marchFIRST Files Chapter 11 Bankruptcy

June 5, 2002
| By Katy Rent |
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GRAND RAPIDS — Less than a year after its debut as a newcomer on the Internet consulting scene, marchFIRST filed for chapter 11 reorganization bankruptcy on Thursday, April 12.

Chapter 11 provides that, unless the court rules otherwise, the debtor remains in possession of the business and in control of its operation. Debtor and creditors are allowed considerable flexibility in working together.

The announcement comes after months of rough weather for the company and ends a rapid downward spiral during which the Chicago-based consulting firm laid off thousands of employees and scrambled to raise enough money to pay creditors by selling off its business units, including the sale of its European operations.

Sales include the French advertising giant Havas Advertising, which is expected to sign a deal this week to acquire Raleigh, N.C.-based McKinney & Silver, the traditional ad agency of marchFIRST. Specifics were not revealed but the sale is expected to range between $30 million and $35 million, according to published reports.

Divine Inc. has reported it has completed its acquisition of certain assets of marchFIRST Inc., including the balance of the central region business accounts receivable, the company’s SAP implementation process, its value-added reseller unit and its Blue Vector venture capital firm.

This acquisition is the second part of a two-part transaction to acquire some of marchFIRST’s assets. At the beginning of the month Divine Inc. acquired 19 of the company’s offices, including its central region business unit.

Buyers of the company’s assets also assumed $17 million in debt.

Apparently, according to Divine CEO Andrew “Flip” Filipowski, this was not the first offer the company had made to marchFIRST to help the failing business. Filipowski stated he approached then CEO Robert Bernard late last year, but marchFIRST’s board instead accepted a $150 million equity investment from Francisco Partners, which ultimately took control of the firm from Bernard.

From there Filipowski kept within his reported style and waited until the situation was as distressed as possible and then proposed a deal.

The Internet consulting firm formed last year when USWeb/CKS merged with Whittman-Hart Inc. and experts say the collapse was due not only to the sharp downturn in demand for consulting services, but to a poorly conceived and executed merger.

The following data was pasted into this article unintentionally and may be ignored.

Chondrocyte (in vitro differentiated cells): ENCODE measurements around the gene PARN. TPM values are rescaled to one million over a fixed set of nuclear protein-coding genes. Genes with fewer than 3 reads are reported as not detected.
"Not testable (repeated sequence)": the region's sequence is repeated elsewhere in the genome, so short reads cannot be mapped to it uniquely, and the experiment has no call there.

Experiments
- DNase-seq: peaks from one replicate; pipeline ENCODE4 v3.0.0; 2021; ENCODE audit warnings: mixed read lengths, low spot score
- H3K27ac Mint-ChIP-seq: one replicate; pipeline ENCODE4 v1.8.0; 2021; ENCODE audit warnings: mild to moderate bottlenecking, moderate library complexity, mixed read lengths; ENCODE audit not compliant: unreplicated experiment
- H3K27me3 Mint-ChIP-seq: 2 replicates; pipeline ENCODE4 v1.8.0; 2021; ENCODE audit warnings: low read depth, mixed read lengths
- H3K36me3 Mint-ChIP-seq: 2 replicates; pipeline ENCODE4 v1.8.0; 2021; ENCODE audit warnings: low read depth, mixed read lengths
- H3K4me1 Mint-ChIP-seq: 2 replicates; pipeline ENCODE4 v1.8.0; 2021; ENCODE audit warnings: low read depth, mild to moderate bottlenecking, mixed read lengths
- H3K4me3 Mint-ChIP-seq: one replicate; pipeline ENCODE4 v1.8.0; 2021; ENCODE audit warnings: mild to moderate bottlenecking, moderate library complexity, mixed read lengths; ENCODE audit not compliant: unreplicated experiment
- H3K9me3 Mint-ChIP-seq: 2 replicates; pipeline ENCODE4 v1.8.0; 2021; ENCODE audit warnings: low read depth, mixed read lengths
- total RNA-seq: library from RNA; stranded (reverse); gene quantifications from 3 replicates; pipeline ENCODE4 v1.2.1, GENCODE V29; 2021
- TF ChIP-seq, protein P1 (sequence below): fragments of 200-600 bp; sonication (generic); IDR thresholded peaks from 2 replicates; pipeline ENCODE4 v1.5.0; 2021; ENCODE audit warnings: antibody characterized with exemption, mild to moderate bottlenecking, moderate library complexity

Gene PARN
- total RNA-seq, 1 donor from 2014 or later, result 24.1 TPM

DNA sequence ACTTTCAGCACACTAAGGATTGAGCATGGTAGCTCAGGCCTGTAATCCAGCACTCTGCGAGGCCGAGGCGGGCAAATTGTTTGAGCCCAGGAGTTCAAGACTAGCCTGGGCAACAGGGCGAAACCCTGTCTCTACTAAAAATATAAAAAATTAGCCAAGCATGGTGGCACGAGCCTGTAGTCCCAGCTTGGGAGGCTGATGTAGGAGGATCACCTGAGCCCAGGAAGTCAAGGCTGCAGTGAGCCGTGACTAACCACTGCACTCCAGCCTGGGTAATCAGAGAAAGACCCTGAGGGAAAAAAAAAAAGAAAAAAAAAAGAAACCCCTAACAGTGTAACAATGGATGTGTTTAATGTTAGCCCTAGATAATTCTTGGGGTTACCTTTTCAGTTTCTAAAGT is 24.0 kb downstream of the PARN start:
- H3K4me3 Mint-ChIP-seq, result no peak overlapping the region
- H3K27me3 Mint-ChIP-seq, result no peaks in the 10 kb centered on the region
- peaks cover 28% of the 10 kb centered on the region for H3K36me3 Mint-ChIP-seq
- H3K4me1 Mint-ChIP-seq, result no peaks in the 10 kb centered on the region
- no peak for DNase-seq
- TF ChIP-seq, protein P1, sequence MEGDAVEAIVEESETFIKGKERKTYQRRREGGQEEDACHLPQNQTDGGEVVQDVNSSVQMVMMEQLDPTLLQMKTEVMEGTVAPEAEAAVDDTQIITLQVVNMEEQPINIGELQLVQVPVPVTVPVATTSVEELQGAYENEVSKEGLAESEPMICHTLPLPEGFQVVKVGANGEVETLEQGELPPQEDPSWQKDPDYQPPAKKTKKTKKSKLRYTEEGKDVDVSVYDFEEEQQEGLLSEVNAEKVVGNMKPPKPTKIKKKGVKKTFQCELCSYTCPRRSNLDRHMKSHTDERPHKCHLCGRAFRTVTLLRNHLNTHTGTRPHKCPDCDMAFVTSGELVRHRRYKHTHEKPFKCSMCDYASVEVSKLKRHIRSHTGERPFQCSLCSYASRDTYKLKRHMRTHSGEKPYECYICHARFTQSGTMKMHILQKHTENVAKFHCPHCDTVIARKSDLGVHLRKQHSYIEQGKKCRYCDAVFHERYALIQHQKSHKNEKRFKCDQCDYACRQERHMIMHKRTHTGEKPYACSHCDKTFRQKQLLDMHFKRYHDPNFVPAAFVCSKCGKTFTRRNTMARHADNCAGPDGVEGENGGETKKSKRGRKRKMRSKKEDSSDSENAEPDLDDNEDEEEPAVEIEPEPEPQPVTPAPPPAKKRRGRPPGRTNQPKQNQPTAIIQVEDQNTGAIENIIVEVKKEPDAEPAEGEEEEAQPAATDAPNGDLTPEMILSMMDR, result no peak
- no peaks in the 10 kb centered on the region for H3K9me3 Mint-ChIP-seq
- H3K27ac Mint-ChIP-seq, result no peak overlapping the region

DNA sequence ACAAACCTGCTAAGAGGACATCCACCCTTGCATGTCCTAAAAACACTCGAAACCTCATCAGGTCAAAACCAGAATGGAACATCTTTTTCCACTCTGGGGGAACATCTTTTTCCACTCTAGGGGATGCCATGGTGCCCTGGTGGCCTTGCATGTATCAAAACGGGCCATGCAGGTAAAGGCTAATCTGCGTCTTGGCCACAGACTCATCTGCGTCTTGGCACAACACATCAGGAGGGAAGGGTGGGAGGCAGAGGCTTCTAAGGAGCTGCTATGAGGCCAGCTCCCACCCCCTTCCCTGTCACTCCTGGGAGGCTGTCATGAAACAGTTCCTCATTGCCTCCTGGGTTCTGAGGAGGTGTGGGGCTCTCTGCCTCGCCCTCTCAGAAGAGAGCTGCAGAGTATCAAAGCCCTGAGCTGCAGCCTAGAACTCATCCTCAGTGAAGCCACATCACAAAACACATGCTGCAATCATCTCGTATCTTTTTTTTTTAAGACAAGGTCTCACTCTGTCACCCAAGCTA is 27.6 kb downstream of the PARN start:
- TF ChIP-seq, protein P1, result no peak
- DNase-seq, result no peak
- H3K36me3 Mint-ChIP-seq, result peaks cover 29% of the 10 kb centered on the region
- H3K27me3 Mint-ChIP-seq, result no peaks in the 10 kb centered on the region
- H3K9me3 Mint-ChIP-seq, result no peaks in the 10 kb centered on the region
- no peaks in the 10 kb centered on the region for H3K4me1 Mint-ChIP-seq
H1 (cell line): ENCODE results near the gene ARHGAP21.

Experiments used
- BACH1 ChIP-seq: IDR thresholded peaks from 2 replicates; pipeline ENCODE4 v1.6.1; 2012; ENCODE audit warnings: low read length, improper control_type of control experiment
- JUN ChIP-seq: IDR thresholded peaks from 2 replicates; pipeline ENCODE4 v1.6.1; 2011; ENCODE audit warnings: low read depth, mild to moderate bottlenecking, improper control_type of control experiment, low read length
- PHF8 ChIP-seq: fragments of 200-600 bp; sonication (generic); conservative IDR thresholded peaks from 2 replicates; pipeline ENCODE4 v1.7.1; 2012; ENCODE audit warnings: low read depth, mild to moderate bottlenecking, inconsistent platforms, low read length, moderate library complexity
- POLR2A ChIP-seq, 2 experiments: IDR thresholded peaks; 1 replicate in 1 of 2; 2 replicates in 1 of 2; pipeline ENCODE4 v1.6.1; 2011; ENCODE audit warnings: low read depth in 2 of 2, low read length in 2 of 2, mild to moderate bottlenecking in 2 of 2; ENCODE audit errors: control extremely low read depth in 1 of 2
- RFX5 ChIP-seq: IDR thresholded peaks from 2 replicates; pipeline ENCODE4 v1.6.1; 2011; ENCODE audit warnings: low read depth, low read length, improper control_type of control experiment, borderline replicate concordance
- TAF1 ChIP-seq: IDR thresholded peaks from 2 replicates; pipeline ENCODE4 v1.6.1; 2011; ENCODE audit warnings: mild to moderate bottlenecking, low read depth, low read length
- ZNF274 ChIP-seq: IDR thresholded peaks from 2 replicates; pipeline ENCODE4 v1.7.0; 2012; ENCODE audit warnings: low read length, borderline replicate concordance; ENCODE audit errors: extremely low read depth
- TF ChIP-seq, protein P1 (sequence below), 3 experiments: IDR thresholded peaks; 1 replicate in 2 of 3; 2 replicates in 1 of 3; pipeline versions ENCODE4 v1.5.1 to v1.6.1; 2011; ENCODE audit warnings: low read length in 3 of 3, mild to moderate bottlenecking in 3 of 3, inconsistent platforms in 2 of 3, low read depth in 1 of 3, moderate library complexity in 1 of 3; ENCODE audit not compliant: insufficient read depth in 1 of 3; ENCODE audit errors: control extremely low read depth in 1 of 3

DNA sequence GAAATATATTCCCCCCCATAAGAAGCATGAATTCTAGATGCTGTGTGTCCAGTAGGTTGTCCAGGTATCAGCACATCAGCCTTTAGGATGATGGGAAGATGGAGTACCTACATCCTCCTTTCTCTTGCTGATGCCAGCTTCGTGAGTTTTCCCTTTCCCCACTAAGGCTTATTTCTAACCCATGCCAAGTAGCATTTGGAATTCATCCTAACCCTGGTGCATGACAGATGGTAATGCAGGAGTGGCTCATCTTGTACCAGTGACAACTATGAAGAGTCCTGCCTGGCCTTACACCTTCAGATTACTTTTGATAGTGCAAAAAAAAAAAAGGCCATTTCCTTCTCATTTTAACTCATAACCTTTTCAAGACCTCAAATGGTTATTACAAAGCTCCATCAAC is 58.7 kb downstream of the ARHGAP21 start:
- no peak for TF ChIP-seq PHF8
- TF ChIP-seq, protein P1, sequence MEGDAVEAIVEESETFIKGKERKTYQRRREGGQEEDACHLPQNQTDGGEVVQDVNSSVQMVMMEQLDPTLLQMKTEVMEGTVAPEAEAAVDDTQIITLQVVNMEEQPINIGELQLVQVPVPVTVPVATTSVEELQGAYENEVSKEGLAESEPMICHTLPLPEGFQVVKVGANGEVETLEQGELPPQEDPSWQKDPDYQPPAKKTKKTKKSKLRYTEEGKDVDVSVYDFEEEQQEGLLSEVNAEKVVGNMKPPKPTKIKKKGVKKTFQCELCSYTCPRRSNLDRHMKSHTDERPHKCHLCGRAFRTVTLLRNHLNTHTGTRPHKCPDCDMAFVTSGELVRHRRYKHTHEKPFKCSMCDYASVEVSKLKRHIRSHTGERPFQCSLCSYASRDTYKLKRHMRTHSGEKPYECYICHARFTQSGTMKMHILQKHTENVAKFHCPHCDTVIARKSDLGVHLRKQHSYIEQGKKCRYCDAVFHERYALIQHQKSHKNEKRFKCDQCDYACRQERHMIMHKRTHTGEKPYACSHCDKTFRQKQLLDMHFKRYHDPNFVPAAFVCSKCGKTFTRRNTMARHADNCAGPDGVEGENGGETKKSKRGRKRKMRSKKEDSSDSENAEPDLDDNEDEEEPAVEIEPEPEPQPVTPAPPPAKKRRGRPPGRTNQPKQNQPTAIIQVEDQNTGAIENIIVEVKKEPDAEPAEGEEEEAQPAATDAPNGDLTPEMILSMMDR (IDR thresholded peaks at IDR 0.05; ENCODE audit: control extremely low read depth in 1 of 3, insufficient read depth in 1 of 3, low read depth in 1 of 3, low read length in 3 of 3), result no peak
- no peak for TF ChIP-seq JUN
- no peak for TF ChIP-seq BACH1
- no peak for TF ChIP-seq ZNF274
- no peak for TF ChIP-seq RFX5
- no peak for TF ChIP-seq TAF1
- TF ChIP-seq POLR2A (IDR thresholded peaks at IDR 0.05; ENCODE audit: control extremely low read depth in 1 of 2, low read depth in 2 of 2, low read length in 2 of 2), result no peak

Some experts called the merger ambitious and doomed it even before the start. The attempt to create a one-stop shop offering strategy, branding and technology services was hit last year when a dot-com bust wiped out business for the company’s 9,000 employees around the globe.

A spokesperson for the company said executives and its controlling shareholder, Francisco Partners, have been negotiating to sell assets since last month to raise cash while preparing for the bankruptcy filing, which will complete the wind down.

The bankruptcy is intended to give marchFIRST time to liquidate its remaining domestic business in an orderly fashion, the company said in a filing with the Securities and Exchange Commission.

The company’s stock last sold for 31 cents per share before trading was halted Thursday morning pending the bankruptcy news, down from a 52-week high of $30.12.

With a value of $4 billion in late 1999, the company now owes money to some of the biggest names in the business world. Among the company’s $427.5 million in debts to more than 1,000 creditors are Bank One’s American National Bank, which is owed $53 million; Microsoft Corp., $12 million; Credit Suisse First Boston, $10.6 million; PNC Bank, $5 million; and Herman Miller Workplace Resource, $2.9 million.

marchFIRST listed assets at $789.3 million, according to the filing. Many former employees report the company owes them money as well. Shareholders stand last in line for payouts after the creditors, and perhaps the biggest loser is Francisco Partners, the company which came to marchFIRST’s rescue late last year with a $150 million cash infusion in exchange for preferred shares.

According to the SEC filing, the company doesn’t intend to file an annual report for the year 2000, and it expects to be delisted from the Nasdaq stock exchange.

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